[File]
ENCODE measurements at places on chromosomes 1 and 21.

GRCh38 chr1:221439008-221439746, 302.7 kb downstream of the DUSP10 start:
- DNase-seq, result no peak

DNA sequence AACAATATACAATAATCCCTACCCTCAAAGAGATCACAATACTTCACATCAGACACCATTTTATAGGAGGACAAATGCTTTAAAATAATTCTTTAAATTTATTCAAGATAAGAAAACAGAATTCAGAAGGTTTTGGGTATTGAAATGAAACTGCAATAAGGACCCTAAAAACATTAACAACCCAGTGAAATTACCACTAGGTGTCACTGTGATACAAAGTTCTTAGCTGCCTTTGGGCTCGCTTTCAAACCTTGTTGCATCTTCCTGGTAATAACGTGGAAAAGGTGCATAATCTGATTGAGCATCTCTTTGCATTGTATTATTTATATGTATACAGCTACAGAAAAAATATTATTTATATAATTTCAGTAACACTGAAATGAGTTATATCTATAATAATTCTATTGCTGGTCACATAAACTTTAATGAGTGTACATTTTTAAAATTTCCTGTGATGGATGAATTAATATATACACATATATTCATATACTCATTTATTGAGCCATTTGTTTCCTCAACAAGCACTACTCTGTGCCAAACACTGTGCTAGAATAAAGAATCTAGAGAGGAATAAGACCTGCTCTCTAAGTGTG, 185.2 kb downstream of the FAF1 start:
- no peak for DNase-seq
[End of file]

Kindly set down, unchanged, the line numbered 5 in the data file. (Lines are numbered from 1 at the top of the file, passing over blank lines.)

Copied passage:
- no peak for DNase-seq